Other barriers to inclusion are less related to content and more about experience. As both a collegiate coach and a graduate instructor I have worked with first-generation and nontraditional students for whom success in higher education is not merely a question of mastering the materials. First-generation students have to navigate the systems of unwritten rules and expectations that undergird universities, often without even knowing what questions they need to ask. In my first-year courses I frequently set assignments that require students to connect with campus institutions at multiple levels, to help give them a sense of what social and academic resources are available to them. I know from personal experience that nontraditional students often have additional responsibilities to balance against their schoolwork. I have found it easier to gain buy-in from nontraditional students if I actively demonstrate that I understand the value of their time. It is important, for example, that time spent in class be productive and stimulating; classes must provide something that the students would not get simply by reading the materials on their own.
It is also vital to recognize the struggles that students from lower socio-economic backgrounds face in college environments. As the 2018 Goldrick-Rab study out of Temple demonstrated, roughly a third of college students face problems of food and housing security. Efforts on my part to mitigate costs can make it easier for these – and all – students to participate meaningfully in my classes. Towards this end, I chose course materials with an eye towards cost; I set older editions of books where possible, provide as many readings as possible in electronic format on Canvas or online, and make sure that copies of my course texts are always available on reserve in the library.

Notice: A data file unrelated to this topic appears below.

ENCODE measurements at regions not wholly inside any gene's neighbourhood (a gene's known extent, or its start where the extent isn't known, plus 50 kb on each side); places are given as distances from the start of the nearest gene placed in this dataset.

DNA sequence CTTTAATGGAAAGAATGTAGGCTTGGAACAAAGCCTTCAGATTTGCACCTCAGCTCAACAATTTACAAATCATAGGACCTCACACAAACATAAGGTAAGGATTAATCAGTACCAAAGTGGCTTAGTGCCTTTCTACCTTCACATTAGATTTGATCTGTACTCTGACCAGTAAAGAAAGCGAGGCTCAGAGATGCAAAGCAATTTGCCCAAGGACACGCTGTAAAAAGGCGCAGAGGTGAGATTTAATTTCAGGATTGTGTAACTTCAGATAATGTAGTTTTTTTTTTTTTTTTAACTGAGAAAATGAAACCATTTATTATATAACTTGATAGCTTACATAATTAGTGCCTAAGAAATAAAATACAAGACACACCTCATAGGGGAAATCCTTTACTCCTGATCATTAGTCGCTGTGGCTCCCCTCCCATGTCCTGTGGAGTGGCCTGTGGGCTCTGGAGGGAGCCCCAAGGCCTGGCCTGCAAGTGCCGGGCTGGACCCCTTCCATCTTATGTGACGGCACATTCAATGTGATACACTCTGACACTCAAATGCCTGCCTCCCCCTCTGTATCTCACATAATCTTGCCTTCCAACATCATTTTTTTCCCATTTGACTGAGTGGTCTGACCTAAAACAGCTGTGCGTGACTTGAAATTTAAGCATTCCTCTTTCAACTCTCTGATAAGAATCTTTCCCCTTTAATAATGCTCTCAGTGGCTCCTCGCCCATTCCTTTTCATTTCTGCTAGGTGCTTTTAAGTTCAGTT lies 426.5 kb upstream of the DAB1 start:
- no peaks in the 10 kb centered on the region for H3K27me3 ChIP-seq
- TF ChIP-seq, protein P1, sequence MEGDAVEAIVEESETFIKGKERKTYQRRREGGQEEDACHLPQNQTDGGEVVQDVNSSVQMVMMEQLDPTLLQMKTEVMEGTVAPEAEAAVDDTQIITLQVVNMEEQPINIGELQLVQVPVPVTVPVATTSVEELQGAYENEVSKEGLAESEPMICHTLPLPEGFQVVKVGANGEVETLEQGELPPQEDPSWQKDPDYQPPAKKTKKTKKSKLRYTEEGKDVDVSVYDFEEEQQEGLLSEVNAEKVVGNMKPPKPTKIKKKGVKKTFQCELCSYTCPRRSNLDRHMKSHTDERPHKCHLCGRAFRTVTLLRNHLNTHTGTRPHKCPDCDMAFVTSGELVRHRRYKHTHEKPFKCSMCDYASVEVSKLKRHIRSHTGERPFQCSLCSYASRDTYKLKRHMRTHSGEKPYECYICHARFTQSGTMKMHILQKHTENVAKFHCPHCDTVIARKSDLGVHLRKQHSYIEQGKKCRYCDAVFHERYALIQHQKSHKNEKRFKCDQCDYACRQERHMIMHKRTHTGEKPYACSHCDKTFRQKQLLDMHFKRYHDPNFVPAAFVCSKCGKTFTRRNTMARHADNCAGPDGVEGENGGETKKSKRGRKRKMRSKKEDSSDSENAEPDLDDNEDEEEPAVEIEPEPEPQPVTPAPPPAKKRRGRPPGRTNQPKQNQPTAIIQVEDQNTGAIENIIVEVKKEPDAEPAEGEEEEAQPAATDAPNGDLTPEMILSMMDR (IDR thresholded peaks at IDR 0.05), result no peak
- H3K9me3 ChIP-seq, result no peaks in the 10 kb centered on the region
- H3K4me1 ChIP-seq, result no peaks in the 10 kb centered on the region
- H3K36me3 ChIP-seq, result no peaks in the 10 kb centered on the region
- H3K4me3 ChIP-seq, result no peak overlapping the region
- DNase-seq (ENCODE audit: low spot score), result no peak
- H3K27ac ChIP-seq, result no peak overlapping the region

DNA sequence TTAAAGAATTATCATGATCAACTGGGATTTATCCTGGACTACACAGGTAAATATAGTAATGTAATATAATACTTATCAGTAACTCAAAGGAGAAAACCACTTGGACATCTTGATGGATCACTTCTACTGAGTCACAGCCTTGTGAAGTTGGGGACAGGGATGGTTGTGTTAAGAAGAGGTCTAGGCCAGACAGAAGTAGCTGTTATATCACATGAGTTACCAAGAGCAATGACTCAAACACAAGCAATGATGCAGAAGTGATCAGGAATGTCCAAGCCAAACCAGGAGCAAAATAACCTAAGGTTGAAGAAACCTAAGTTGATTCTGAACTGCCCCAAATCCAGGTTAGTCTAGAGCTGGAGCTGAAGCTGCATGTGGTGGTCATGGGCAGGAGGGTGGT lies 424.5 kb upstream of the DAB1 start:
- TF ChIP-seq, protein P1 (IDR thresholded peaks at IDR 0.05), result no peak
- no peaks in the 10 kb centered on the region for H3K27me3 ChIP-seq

In all things, the goal is to allow students the freedom to bring their life experiences to bear on their studies. Giving students the support to succeed, recognizing the intersectional identities that they bring to the classroom, and valuing their efforts to learn and grow all help to build a more inclusive learning process. And this enriches the classroom experience for everyone. But my interest in encouraging cultures of diversity extends beyond the classroom. I have worked with female co-authors on several writing projects because I recognize the value of collaborating with, and pushing forward, diverse voices. The Teaching Gradually book project for which I am editor has issues of diversity and inclusion at its core. Contributing authors have been asked to use those as lenses for their chapters, and the authors themselves were chosen to reflect multiple diversities of race, gender, sexual orientation, academic field, and institutional affiliation. For the past three years I have been a Graduate Fellow with Cornell’s Center for Teaching Innovation, doing training sessions on diversity and leading workshops that center inclusion in discussions of pedagogical topics. In 2018 I was part of the pilot group that took and assessed Cornell’s new Teaching and Learning in the Diverse Classroom course, and I took the course again in 2019 after it had been retooled. As these efforts show, my commitment to professional diversity is ongoing; I still have the freedom of easy contribution, and I remain invested in helping to build systems of learning that make that freedom widely available.